UKERC Energy Data Centre: Projects

Projects: Custom Search
UKERC Home >> UKERC Energy Data Centre >> Projects >> Custom Search >> List of Projects Found >> MR/T022094/1
Reference Number MR/T022094/1
Title Indoor power harvesting using hybrid perovskite materials
Status Started
Research Types Basic and strategic applied research 100%
Science and Technology Fields ENGINEERING AND TECHNOLOGY (Electrical and Electronic Engineering) 100%
UKERC Cross Cutting Characterisation Not Cross-cutting 100%
Principal Investigator Dr K K J (Krishnan ) Krishnan Jagadamma
No email address given
Physics and Astronomy
University of St Andrews
Award Type Fellowship
Funding Source UKRI
Start Date 19 July 2020
End Date 18 July 2024
Duration 48 months
Total Grant Value £1,212,630
Total Project Value £1,212,630
Industrial Sectors
Region Scotland
Investigators Principal Investigator Dr K K J (Krishnan ) Krishnan Jagadamma , Physics and Astronomy, University of St Andrews (100.000%)
Web Site
Objectives Objectives not supplied
Abstract The world is increasingly using low-power, electronic devices in myriad ways, including as sensors for the Internet of Things (IoT), where billions of objects are connected to the internet to make a smart network, and in wearable electronic devices such as smart watches. Sensors are the fundamental components in the success of these ground-breaking technologies. By 2022, the total number of connected sensors and devices in IoT is expected to exceed 50 billion. How will all these devices be powered? Connecting every device to the electrical grid is too complex and expensive as it requires extensive installation and wiring, and furthermore increases electricity consumption. The use of batteries will limit the life span, bring service interruptions during battery replacement and will pose severe environmental issues at their disposal. My proposed research will bring a practical solution to this by developing inexpensive and environmentally friendly, new technologies to power these small electronic components. My research vision is to power these wireless sensors and internet connected smart devices, using cost-effective and self-sustaining indoor energy harvesters. For this I will suitably 'tune' the properties of a family of electronic materials called 'hybrid perovskites' which combine favourable attributes of both organic and inorganic materials. The two physical properties that I envisage to exploit for this 'multiple' energy harvesting are (a) photovoltaic - converting light to electricity and (b) piezoelectricity - converting mechanical vibrations to electricity. In hybrid perovskites these two properties co-exist, opening new opportunities for multiple energy harvesting. Inside buildings a vast reservoir of untapped energy is available in the form of lighting, mechanical vibrations and movement. Usually these are wasted energy inside the buildings. By combining the strengths of co-existing photovoltaic and piezoelectric activity in hybrid perovskites, I will develop different types of indoor energy harvesters, capable of harnessing energy from multiple sources of ambient energy. This multifunctional energy harvesting will lead to increased output electrical power and provide contingency in the scenario where one of the energy sources is not available or intermittent for e.g.; at night indoor lighting may be limited in supply but still vibrations inside the buildings can be pervasive (e.g.: air conditioning). Thus, by providing a continuous autonomous powering to sensors in IoT, my proposed project would enable these two technologies to achieve their potential to the fullest. This in turn will revolutionise our ways of life through more effective monitoring and communication, which will impact health care and the well-being of communities as well as the development of smart and energy efficient buildings and the digitization of manufacturing process. The proposed research will not only strengthen UK's existing photovoltaic global prominence by adding a new dimension of 'indoor' light harvesting but will also spearhead the UK's piezoelectric energy harvesting research. The proposed project is extremely timely as the power efficiency of microprocessor technology and local electrical energy storage systems (e.g.: supercapacitors) are continuously improving. Hence a similar advance in indoor energy harvesting will lead to a convergence of technologies which will ultimately lead to successful implementation of energy harvesting systems and products.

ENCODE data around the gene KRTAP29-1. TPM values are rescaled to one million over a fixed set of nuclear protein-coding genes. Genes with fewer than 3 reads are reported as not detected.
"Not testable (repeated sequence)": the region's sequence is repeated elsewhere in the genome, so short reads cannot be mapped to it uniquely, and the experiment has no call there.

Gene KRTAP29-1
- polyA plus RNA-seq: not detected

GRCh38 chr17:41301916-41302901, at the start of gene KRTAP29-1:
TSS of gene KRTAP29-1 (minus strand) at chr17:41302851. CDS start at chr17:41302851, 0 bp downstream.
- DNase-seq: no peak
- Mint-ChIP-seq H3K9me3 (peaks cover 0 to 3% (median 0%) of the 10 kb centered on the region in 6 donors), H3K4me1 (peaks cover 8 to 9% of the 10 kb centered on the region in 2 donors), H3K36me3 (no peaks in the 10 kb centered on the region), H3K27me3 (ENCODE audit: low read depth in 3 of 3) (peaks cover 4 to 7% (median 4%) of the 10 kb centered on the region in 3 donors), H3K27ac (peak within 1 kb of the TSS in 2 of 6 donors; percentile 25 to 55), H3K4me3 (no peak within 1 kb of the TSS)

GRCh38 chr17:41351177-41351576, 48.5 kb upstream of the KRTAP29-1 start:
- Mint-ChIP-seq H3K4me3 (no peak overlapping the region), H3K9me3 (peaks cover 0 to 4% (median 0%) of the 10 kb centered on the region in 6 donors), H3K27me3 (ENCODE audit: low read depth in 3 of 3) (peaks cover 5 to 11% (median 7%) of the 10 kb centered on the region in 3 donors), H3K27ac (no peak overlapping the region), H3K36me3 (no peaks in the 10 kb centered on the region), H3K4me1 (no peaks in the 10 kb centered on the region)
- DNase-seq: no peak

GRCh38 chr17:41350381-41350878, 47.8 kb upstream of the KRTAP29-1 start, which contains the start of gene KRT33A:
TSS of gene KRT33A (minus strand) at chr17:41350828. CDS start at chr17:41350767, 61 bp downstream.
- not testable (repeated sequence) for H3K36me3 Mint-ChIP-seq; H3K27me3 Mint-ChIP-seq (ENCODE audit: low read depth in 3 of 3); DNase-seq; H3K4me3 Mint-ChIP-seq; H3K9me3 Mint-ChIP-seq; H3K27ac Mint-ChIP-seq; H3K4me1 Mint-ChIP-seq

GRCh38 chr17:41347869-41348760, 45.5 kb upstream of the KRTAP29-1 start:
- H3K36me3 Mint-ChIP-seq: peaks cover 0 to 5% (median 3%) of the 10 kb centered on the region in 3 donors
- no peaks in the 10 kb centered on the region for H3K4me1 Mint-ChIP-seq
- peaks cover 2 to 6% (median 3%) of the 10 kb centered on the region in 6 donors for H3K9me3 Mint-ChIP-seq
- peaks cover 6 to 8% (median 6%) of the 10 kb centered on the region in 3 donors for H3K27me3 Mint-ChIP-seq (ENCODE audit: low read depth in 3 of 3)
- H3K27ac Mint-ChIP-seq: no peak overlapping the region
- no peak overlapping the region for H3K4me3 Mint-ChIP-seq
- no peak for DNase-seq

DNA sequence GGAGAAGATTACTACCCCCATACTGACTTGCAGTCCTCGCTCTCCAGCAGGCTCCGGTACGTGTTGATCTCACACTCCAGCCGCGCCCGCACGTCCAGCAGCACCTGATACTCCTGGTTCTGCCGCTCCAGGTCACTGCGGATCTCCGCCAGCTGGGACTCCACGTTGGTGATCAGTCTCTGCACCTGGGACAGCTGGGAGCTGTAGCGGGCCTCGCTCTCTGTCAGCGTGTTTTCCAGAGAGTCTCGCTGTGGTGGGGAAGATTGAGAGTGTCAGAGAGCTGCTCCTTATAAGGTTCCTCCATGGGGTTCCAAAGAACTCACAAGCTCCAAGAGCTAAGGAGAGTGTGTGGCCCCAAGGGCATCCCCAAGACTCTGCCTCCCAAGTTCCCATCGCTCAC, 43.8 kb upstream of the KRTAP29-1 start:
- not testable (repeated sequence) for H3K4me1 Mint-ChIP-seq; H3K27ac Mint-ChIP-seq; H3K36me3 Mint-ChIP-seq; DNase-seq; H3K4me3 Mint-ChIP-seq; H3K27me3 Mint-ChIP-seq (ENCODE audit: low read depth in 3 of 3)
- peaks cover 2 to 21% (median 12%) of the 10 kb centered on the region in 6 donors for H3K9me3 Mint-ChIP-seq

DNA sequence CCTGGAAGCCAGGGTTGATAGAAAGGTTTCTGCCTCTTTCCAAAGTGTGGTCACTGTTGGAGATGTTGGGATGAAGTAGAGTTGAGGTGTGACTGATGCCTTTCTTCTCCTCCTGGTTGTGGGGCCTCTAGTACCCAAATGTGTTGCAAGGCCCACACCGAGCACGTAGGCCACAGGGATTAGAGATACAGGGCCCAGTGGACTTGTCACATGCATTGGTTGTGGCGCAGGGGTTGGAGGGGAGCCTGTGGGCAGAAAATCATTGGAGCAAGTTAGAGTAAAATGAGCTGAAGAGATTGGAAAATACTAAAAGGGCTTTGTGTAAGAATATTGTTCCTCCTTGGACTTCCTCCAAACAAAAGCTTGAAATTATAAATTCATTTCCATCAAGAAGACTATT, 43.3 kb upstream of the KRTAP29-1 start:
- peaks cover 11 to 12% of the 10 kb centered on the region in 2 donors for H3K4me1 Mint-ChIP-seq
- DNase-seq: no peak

Publications (none)
Final Report (none)
Added to Database 17/08/22